This Sunday on “Face the Nation,” Rep. Eric Cantor told host Harry Smith that the GOP’s Medicare voucher plan is much like employer-sponsored health insurance. (See the exchange around the fourth minute of the online video, h/t @TPHealth.) This is the latest in a series of comparisons of the voucher plan to other types of insurance programs. Unlike the other comparisons, however, this one is apt, though perhaps not in a way Cantor intended.
Under the Republican plan, promoted by Rep. Paul Ryan and passed by the House in April, traditional Medicare would cease to be an option for all who would become eligible beginning in 2022. Instead, beneficiaries would receive vouchers to purchase private coverage. The size of those vouchers would be indexed to general inflation, which is far below the escalation of health-care costs. The CBO has predicted that beneficiaries’ premium burden would nearly triple by 2030 (pdf).
Don’t worry, proponents of the plan say, it’s just like other insurance programs we’re familiar with, that many people like.
First, comparisons were made between the voucherization scheme and the subsidized exchange coverage to be available under the Affordable Care Act. But the ACA’s subsidies are linked to the cost of care, not pegged to overall inflation, so this comparison fails.* Ryan and others have said the plan is just like the Federal Employees Health Benefits program. It isn’t. Government contributions to FEHBP rise with premiums. Finally, Cantor and Ryan, among others, have claimed the GOP’s Medicare plan is akin to the current Medicare prescription drug program, Part D. Wrong again and for similar reasons.
So, what is the Medicare voucher plan like, if anything?
Cantor offered a new comparison: that the Republican plan for Medicare will turn it into something resembling the coverage non-elderly workers and their families receive from employers. Actually, when it comes to consumer affordability, this analogy works far better than the prior ones.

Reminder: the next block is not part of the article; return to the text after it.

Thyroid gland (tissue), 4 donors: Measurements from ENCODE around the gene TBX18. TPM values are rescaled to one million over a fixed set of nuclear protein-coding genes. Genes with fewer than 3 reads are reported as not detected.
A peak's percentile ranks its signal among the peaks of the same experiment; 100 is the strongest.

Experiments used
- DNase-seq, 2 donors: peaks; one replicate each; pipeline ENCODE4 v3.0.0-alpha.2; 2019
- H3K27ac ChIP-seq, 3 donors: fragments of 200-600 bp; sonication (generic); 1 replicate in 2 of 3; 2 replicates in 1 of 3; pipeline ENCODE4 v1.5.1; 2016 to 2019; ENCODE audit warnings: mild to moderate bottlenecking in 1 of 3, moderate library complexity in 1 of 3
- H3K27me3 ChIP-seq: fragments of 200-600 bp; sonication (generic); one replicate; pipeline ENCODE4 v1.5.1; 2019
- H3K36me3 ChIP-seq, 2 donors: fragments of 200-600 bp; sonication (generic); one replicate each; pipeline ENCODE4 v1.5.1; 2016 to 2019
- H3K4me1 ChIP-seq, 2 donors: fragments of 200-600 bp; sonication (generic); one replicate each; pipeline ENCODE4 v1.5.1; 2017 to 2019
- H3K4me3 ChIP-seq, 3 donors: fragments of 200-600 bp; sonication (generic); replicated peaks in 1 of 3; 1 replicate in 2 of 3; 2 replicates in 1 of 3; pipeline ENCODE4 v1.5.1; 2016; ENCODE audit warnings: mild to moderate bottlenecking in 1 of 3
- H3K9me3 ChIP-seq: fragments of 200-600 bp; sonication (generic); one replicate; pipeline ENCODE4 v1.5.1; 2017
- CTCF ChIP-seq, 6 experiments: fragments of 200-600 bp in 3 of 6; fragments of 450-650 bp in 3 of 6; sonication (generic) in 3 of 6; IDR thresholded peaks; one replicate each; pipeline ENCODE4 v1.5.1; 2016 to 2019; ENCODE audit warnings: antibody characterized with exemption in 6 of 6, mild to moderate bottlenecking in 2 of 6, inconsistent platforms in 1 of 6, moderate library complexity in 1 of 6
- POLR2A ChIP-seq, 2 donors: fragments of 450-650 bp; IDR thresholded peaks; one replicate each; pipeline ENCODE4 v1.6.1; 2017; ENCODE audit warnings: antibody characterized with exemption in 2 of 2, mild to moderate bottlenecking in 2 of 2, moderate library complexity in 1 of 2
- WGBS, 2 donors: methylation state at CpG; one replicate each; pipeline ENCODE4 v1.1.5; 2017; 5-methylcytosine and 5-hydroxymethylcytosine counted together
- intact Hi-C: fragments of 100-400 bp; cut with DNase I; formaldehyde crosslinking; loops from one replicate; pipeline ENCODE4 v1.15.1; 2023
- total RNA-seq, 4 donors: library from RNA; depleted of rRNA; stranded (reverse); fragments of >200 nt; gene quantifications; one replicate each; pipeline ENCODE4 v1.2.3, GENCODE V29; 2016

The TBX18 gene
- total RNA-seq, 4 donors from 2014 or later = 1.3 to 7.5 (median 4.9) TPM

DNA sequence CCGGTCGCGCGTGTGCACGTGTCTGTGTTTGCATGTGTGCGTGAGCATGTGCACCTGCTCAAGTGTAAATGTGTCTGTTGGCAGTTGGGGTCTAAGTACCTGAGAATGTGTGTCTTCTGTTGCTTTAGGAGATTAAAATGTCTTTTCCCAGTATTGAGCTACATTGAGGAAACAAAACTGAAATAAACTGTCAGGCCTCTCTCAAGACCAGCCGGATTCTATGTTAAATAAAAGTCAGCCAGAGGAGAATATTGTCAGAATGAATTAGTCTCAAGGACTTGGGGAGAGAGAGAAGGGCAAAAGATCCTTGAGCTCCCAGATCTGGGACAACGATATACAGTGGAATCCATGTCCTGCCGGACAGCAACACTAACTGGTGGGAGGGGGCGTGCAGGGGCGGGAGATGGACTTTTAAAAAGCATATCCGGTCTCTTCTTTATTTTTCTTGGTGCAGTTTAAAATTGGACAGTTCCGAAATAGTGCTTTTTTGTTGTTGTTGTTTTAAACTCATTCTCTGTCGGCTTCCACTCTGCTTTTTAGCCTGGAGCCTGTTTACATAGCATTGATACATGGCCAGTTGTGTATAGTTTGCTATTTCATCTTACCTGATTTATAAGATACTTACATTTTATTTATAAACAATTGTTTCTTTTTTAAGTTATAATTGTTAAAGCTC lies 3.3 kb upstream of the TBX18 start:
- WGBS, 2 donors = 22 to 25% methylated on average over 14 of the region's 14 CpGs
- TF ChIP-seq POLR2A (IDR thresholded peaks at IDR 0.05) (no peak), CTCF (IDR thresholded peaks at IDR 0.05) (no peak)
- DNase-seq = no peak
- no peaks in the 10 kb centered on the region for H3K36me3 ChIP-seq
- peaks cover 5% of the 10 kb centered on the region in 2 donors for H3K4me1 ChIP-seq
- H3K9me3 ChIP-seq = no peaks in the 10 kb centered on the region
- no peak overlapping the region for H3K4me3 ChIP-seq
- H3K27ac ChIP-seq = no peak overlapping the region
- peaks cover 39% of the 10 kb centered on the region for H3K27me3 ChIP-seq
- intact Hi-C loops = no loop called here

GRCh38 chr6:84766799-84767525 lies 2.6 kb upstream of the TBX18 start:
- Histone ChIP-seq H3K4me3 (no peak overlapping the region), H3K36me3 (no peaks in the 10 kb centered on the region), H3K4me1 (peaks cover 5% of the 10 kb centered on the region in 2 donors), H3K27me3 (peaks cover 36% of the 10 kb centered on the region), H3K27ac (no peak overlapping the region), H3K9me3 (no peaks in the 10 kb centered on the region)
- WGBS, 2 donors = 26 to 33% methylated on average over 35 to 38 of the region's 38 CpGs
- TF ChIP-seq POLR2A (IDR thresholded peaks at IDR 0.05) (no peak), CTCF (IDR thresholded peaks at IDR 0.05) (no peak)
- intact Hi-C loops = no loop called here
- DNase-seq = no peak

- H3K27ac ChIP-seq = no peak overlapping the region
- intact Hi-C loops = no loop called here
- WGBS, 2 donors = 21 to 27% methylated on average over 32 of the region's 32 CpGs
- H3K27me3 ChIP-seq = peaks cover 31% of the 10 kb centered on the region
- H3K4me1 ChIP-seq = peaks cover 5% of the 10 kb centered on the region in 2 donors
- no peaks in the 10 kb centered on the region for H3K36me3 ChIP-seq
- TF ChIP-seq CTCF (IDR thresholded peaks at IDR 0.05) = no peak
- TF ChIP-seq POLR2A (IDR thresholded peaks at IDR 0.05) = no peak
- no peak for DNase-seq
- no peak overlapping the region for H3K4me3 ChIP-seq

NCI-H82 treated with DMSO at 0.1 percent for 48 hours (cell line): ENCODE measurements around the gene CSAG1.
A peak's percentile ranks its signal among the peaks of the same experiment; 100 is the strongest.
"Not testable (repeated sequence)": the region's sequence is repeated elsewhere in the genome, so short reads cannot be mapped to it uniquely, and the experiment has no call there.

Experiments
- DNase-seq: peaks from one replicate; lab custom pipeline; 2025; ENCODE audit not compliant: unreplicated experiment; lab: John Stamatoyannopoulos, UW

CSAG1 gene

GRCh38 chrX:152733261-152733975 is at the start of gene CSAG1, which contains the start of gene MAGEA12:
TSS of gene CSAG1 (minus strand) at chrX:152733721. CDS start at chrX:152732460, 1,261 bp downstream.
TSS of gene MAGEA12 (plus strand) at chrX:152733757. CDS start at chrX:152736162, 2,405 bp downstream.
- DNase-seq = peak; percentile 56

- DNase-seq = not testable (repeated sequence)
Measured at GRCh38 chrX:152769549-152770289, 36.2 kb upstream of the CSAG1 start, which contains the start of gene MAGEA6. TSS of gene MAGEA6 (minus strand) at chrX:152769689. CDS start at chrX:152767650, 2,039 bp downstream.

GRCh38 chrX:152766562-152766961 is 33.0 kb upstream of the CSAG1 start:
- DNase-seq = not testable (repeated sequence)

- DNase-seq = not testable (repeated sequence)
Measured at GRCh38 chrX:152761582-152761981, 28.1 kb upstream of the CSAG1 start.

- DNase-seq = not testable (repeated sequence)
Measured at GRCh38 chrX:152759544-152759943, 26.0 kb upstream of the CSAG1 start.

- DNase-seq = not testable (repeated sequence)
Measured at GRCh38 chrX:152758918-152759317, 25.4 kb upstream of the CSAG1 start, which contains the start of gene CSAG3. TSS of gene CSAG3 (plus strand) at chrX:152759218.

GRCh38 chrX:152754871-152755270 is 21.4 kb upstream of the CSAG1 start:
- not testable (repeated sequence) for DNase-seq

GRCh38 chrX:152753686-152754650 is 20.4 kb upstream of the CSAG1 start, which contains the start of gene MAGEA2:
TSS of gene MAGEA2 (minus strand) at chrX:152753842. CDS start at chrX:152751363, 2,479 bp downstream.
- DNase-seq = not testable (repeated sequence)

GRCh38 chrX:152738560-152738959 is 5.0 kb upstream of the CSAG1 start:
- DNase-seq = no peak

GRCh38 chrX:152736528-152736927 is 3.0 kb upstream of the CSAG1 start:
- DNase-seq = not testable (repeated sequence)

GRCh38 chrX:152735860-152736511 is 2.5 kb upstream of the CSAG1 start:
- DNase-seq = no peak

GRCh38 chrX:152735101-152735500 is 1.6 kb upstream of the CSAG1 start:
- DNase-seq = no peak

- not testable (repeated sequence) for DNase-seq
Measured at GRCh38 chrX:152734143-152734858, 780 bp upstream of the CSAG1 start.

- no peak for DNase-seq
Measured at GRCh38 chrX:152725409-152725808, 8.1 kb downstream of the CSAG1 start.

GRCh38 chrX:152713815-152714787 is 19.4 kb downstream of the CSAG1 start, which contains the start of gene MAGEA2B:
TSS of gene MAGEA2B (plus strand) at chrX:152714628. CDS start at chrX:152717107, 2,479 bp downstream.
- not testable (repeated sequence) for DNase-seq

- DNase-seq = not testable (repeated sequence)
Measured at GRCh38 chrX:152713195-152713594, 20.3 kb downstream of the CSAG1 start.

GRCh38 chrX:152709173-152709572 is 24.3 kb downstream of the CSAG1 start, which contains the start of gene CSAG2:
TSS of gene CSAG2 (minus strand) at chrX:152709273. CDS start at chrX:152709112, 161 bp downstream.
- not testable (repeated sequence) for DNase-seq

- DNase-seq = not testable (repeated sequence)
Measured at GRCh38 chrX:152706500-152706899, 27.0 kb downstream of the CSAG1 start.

Employer-sponsored premiums have grown rapidly, financed by dollars that would have otherwise gone toward wages. The following chart from the Kaiser Family Foundation illustrates how employer-sponsored health insurance premiums and worker contributions toward them have increased much faster than inflation or wages.
The chart shows that premiums are consuming a larger portion of workers’ resources. For many, they’re becoming unaffordable. That’s exactly what will happen to beneficiaries under the Republican plan for Medicare.
Finally, the GOP has offered a sound analogy. I agree there is a key resemblance between the voucher plan Ryan promoted and employer-based coverage, a resemblance lacking in comparison to the ACA’s exchanges, FEHBP and Medicare Part D. The resemblance is that premiums are rapidly outpacing individuals’ ability to pay for them.
Make no mistake, the Republican plan for Medicare ends it. First, it removes the overwhelmingly popular public option (traditional Medicare), replacing it with private plan-based coverage. Then, support for that coverage would erode so beneficiaries would bear more of the cost of care. In time, the government’s role will become so small as to be meaningless.
In sum, this is a radical departure from Medicare as we know it. Attempting to solve Medicare’s problems by phasing out the program, as the GOP plan would, puts the burden of those costs where it can do the most damage, on a population most in need of health care. In consuming a greater share of personal resources, the plan may be like employer-sponsored insurance, but that’s not a feature even if it’s by design. It’s really a bug.
* In the long term, ACA premium subsidies may not keep pace with health care costs, a topic to which I will return in a subsequent post.
Austin Frakt is a health economist and an Assistant Professor of Health Policy and Management at Boston University’s School of Public Health. He blogs at The Incidental Economist and tweets via @afrakt.